Sue, 57, had another operation to fix the ripped tissue. But last year she got whooping cough which caused further complications. She has incontinence each day.
Jenny, 55, of Waikato, had mesh implanted last year to fix a prolapsed uterus. Within days after the surgery, major complications began. Her feet swelled so badly she has gone up a shoe size and can no longer stand for long periods.
She has bowel complications and said it felt like something was tugging against her organs. An ACC claim was turned down because her complications were considered a "consequence of the operation".
Paul, 50, had a hernia repaired in his abdomen in 2009. Surgical mesh supported the weak tissue but complications began in hospital. Fluid built up around the wound and a second lump appeared, which he suspected was the mesh bunching.
Paul said he was not well informed about the use of mesh. He complained to the Health and Disability Commissioner.
In May, Johnson & Johnson - one of the providers of surgical mesh - withdrew five products from its Gynecare range in New Zealand, amidst legal action involving products overseas. Bloomberg News reported Johnson & Johnson faced 600 claims from US patients.
Johnson & Johnson spokeswoman Donne Newbury said the removal of the products was not related to safety issues. "Our decision to discontinue these kits was based on their commercial viability in changing market dynamics and were not related to safety or efficacy."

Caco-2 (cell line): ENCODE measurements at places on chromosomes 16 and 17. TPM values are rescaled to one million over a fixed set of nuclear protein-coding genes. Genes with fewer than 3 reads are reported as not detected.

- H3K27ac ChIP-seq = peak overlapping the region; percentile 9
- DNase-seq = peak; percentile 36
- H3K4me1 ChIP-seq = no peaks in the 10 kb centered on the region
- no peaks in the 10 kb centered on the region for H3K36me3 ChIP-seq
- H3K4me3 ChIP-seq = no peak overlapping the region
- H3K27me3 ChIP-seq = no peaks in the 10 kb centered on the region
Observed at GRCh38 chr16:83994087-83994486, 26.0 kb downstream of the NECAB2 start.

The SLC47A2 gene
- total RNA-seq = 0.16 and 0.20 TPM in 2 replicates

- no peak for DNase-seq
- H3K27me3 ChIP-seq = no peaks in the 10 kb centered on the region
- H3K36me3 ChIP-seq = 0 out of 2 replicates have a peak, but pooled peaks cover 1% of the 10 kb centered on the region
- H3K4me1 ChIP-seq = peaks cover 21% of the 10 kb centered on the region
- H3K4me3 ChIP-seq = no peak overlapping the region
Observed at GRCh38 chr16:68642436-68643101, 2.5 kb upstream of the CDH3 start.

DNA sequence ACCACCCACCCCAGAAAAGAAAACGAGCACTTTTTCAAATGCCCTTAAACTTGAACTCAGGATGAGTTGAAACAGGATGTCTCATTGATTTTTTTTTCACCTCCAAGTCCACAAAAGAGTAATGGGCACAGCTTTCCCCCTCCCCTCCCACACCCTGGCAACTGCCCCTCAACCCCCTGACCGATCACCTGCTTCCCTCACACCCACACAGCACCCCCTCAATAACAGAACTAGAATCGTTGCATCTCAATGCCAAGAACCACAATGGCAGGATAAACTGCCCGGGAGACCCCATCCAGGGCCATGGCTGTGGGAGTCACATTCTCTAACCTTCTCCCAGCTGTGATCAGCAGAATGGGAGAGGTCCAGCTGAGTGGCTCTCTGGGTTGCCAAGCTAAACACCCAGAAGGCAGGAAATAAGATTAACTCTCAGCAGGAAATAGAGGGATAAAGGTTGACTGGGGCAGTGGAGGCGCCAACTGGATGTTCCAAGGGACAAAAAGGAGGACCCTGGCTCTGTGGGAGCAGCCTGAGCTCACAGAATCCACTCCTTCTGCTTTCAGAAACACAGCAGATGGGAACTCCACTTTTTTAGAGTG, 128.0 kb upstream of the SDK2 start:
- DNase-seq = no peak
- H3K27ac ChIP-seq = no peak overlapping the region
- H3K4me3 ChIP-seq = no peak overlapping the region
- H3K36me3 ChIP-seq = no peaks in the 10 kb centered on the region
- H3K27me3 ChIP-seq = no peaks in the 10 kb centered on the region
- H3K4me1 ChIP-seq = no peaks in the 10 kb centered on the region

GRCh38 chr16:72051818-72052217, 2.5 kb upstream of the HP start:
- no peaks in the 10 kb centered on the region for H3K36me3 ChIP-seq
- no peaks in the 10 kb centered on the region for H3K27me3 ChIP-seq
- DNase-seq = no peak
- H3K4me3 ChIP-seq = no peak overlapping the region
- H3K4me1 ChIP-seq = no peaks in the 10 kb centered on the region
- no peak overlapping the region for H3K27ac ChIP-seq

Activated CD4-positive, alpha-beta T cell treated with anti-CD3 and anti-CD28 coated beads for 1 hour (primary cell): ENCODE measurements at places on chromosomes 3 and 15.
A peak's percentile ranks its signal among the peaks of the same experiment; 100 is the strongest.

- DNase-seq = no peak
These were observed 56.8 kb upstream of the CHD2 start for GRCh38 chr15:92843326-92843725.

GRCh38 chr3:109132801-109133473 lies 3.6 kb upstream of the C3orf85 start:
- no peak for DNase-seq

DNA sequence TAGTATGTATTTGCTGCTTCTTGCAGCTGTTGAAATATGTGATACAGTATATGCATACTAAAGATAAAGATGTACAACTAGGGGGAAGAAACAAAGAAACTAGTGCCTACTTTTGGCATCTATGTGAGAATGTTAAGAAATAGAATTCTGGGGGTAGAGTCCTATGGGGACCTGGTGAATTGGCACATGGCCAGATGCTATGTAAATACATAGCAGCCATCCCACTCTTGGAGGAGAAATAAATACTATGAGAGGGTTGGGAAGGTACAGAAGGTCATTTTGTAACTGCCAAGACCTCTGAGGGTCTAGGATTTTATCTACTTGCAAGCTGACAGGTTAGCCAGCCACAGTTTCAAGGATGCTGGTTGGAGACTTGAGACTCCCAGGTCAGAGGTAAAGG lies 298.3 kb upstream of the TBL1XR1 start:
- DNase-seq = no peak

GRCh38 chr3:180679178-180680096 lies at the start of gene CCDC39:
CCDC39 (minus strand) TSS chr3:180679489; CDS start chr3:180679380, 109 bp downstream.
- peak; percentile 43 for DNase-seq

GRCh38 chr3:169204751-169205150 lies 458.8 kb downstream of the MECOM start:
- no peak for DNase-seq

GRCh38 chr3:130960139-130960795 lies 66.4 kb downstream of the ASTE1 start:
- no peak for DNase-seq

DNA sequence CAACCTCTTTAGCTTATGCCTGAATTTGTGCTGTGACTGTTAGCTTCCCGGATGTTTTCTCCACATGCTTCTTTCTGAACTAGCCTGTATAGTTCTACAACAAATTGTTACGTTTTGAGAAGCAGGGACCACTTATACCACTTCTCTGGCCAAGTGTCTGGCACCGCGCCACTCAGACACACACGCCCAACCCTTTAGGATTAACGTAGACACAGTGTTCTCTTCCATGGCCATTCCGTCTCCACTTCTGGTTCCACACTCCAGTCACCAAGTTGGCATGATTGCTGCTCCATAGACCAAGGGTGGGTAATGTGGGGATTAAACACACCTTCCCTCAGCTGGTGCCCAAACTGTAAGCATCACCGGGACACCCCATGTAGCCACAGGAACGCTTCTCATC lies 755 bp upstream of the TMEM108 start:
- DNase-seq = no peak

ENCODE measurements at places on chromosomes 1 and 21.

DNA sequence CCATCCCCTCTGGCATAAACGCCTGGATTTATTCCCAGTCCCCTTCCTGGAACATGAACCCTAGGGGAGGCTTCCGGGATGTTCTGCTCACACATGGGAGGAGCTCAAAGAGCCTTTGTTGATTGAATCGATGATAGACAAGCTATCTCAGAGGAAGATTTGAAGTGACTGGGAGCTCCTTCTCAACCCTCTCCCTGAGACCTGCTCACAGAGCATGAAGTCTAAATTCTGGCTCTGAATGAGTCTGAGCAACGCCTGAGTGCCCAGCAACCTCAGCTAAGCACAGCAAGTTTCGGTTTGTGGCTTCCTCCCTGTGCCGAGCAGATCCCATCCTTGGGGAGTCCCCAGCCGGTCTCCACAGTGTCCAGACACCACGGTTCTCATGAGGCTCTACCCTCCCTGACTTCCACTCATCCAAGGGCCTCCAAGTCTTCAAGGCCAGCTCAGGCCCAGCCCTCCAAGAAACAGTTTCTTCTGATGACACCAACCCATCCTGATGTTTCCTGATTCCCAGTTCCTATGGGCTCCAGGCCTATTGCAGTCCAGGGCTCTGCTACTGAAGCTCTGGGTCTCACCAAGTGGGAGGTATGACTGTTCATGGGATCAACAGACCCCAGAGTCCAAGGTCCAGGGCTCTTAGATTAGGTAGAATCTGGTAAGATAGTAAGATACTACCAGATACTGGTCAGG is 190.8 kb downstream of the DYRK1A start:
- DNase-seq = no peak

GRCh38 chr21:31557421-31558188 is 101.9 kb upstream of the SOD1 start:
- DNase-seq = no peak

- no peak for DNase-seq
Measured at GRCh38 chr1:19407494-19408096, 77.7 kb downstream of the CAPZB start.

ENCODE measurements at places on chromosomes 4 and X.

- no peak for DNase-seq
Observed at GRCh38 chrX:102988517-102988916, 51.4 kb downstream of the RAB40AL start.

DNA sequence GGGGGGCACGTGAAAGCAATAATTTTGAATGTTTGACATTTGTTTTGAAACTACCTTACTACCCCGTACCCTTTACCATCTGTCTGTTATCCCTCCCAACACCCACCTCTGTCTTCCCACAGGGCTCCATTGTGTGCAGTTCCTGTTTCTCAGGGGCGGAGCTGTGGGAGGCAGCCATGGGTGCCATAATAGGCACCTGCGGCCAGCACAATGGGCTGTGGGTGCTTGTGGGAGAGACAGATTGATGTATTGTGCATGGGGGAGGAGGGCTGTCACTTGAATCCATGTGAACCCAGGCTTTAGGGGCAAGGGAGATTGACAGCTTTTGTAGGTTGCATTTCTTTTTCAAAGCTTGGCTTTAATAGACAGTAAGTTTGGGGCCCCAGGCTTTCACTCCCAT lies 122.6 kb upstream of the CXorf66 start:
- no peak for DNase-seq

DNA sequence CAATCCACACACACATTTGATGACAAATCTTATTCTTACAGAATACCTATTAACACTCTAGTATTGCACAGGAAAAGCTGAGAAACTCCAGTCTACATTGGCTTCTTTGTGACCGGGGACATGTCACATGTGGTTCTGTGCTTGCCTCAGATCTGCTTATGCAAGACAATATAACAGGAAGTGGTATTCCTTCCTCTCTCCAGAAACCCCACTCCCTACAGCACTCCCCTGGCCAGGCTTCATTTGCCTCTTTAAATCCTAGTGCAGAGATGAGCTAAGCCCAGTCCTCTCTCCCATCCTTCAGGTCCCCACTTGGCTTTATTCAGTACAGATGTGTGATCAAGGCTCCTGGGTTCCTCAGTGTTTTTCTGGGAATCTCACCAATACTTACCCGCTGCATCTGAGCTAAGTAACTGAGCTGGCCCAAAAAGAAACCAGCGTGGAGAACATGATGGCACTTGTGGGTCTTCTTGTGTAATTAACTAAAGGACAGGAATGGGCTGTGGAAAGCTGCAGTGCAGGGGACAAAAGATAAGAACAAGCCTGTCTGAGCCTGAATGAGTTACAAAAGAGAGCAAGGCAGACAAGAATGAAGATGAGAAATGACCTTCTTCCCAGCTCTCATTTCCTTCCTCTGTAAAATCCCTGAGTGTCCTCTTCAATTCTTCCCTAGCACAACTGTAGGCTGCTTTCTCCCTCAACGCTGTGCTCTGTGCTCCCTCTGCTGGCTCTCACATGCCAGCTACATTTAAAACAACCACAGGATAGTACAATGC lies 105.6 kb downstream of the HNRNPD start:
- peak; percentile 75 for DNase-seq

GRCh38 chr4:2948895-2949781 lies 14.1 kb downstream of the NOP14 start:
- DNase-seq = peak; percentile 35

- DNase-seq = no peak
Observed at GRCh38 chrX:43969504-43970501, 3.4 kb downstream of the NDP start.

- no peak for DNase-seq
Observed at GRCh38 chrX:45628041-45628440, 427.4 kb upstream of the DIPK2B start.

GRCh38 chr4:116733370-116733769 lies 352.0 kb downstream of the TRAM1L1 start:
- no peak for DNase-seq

Medsafe compliance management manager Derek Fitzgerald said investigations into reported complications found the product was not harmful when implanted correctly.
He said the investigation used material from Australian and New Zealand specialists.
A lost year of life
Monique Knox feels she lost a year of her life after a gynaecologist botched up her surgery.
The 57-year-old office administrator underwent mesh surgery four years ago to fix her prolapsed pelvic floor muscles. During the four-hour operation, the gynaecologist "nicked" her bladder and punctured her bowel with a finger, she says.
Six months later, she felt like her organs had prolapsed again so she went back to the gynaecologist, but was told she hadn't prolapsed.